What Are Some General Rules You Should Follow? Do not eat, drink, apply cosmetics or lip balm, handle contact lenses or smoke in areas where there is risk for contamination. Blood or other potentially infectious materials should always be in a closed, biohazard label container/bag that prevents leakage during collection, handling, processing, storage, transportation, or shipping. This sign tells you when blood or other potentially infectious materials may be present and designates lab areas, refrigerators or contaminated equipment.
What Is Regulated Waste?• Blood or other potentially infectious materials• Items coated with dried blood or other potentially infectious materials and are capable of releasing these materials during handling• Contaminated sharps (e.g. needles, blades, broken tubes, glass)• Pathological and microbiological waste containing blood or other potentially infectious material
What Should You Know About Disposal of Regulated Waste?• Regulated waste requires disposal in a biohazard container appropriate for the specific type of waste: Sharps containers (e.g. needles, scalpels, lancets, broken glass) Biohazard labeled bags (e.g. saturated dressings/gauze; grossly contaminated gloves) Regulated waste is required to be pick-up by a medical waste disposal contractor.
What Items Can Go Into The Regular Trash?• Gloves• Exam table paper• Alcohol swabs• Band-aids/dressings• Cotton balls/Gauze pad• Towels/drapes• Urine specimen cups• Tampons/sanitary pads• Tongue depressor blades• Face masks• Lab utensils
How Do You Handle an Accident/Spill Involving Blood or Body Fluids ? Spill kits are available for spills involving blood or body fluids. Isolate the area where the spill occurred by placing up a hazard sign or having another employee stay at the site to warn others Put on gloves, mask, eyewear, and fluid-proof gown (contained in the PPE kit) Apply the absorbent material in the spill kit to absorb the blood or body fluid Allow absorbent material to solidify and gel for several minutes before cleaning up.
How Do You Handle an Accident/Spill Involving Blood or Body Fluids ? (Cont)• Place the absorbed material and all disposable clean-up items in the biohazard bag using the scoop/brush provided. Clean area where the spill occurred with: (1) germicidal wipe/cleaner provided, then with (2) a disinfectant per label directions. Place remaining items in the biohazardous bag provided. Remove and dispose the personal protective equipment. (Remove gloves first). Place the biohazard bag into the central biohazard container. Wash hands with soap and running water.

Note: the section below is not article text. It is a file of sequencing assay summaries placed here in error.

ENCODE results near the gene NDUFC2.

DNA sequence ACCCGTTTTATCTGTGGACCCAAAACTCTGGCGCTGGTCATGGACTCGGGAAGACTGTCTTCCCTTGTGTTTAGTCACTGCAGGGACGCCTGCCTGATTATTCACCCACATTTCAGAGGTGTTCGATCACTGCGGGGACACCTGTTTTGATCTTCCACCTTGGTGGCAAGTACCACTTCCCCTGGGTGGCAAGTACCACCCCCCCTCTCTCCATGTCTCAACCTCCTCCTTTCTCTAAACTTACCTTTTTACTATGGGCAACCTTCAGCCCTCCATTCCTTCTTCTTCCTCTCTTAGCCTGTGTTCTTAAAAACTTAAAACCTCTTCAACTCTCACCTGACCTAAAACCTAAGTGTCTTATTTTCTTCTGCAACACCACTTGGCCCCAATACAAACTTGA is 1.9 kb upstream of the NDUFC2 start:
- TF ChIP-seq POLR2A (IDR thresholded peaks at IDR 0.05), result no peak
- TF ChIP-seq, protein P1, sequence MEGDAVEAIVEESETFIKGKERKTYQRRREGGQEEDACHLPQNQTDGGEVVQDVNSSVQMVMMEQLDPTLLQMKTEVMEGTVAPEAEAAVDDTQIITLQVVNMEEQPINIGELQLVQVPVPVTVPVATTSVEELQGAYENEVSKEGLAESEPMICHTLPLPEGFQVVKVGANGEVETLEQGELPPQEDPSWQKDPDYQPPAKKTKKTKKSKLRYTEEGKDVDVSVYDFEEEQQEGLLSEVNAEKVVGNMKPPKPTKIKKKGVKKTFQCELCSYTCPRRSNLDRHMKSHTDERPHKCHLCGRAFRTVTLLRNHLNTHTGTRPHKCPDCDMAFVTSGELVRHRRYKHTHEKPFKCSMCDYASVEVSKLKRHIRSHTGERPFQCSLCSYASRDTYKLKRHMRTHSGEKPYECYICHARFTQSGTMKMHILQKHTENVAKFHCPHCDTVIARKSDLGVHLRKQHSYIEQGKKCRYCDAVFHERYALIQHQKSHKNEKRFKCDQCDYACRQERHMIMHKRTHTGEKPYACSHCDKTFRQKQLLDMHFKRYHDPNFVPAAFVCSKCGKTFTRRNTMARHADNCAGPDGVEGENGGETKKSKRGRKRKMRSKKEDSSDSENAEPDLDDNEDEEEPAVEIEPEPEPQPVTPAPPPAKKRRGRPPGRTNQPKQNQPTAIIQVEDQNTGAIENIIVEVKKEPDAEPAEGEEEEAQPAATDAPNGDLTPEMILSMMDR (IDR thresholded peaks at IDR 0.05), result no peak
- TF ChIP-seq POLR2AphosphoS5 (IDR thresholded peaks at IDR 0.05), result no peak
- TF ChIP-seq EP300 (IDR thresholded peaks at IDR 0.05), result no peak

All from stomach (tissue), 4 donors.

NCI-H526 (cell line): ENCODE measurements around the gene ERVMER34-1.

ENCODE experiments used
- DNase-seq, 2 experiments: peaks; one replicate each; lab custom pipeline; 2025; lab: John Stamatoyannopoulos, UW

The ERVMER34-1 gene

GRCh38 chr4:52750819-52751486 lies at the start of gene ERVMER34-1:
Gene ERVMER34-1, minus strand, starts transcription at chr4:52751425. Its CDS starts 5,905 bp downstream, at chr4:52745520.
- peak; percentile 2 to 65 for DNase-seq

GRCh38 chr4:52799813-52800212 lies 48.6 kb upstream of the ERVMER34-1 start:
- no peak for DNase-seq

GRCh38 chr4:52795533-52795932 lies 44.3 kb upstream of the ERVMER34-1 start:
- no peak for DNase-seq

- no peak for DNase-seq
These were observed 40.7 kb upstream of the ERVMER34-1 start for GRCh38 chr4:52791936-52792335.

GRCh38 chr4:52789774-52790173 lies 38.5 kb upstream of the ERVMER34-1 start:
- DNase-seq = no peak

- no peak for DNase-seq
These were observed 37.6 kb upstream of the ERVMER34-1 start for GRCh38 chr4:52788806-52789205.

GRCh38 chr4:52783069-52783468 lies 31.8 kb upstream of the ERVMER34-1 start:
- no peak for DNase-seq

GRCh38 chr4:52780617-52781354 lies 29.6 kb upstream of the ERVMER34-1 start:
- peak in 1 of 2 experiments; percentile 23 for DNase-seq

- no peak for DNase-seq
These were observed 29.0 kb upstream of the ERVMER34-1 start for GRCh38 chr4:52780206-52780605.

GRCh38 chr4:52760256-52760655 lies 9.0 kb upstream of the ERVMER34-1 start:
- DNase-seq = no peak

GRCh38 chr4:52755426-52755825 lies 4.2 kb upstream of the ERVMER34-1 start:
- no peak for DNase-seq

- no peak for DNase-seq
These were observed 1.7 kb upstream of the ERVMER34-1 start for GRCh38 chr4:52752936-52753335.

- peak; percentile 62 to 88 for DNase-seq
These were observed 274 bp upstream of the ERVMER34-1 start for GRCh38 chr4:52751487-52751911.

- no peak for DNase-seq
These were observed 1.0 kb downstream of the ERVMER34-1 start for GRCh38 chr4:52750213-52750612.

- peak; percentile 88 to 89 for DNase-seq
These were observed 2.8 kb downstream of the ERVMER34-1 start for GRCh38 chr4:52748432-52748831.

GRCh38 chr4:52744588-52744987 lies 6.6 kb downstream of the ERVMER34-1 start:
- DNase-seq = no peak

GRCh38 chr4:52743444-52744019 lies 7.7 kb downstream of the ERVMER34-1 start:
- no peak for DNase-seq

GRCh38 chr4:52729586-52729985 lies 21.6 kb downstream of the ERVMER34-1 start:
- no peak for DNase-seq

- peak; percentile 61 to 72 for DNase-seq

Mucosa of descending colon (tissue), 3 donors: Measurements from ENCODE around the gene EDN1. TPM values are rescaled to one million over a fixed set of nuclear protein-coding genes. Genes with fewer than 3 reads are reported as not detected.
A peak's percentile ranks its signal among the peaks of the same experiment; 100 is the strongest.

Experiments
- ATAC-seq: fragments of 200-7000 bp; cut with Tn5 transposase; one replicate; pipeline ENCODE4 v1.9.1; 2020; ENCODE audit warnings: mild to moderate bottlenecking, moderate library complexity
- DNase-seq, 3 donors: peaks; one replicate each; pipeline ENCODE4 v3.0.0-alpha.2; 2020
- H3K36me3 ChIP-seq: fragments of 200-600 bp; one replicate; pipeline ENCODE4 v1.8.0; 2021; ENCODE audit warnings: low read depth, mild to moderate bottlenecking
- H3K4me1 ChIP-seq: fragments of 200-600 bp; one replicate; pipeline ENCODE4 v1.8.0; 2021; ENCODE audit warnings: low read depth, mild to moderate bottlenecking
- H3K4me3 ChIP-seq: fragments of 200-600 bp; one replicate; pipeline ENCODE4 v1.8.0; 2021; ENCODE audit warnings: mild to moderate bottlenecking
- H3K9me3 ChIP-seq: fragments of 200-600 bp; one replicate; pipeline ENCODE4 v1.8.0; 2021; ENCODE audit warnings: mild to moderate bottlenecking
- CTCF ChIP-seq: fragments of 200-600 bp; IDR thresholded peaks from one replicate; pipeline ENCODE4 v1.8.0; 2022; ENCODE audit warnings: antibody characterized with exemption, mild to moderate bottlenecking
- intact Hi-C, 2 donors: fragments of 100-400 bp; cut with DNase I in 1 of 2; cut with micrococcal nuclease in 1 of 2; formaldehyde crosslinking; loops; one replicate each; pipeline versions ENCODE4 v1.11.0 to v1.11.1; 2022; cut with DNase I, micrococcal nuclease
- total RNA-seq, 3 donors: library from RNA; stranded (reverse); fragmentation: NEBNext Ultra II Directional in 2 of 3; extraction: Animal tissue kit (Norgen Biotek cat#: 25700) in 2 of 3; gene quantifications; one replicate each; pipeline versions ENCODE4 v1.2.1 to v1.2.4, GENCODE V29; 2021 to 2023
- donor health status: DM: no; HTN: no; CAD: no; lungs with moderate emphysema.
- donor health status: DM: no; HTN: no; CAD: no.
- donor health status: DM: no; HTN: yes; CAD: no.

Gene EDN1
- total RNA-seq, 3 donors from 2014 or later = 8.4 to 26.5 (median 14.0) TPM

What Programs Are In Place To Protect You ?• Hepatitis B Vaccine Program Hepatitis B vaccine may be utilized, in case of an exposure. The vaccine is given in a series of three shots over a six-month period. YOU MUST GET ALL SHOTS IN THE SERIES!
What Plan Is In Place If You Have An Exposure?MSU has a post-exposure follow-up program providingimmediate counseling and medical evaluation.The importance of participating in the post-exposurefollow-up program cannot be overemphasized.Decisions involved in management of an exposure arecomplex.Employees who have suffered an exposure often needemotional support as well as medical advice.You have the right to accept/decline a medical evaluation
What Do You Do If You Have An Exposure?• FIRST: Immediately wash the affected skin with soap and water; flush nose, eyes, or mouth quickly and thoroughly with saline or water. SECOND: Immediately report the incident to your supervisor. THIRD: Have source wait with you if possible until MSU Clinic staff have arrived and both person’s blood can be tested. At the very least, get their name, contact information and information on where they will be until EHS or clinical staff can assist you. FOURTH: Refer to the MSU Bloodborne Pathogens Exposure Control Plan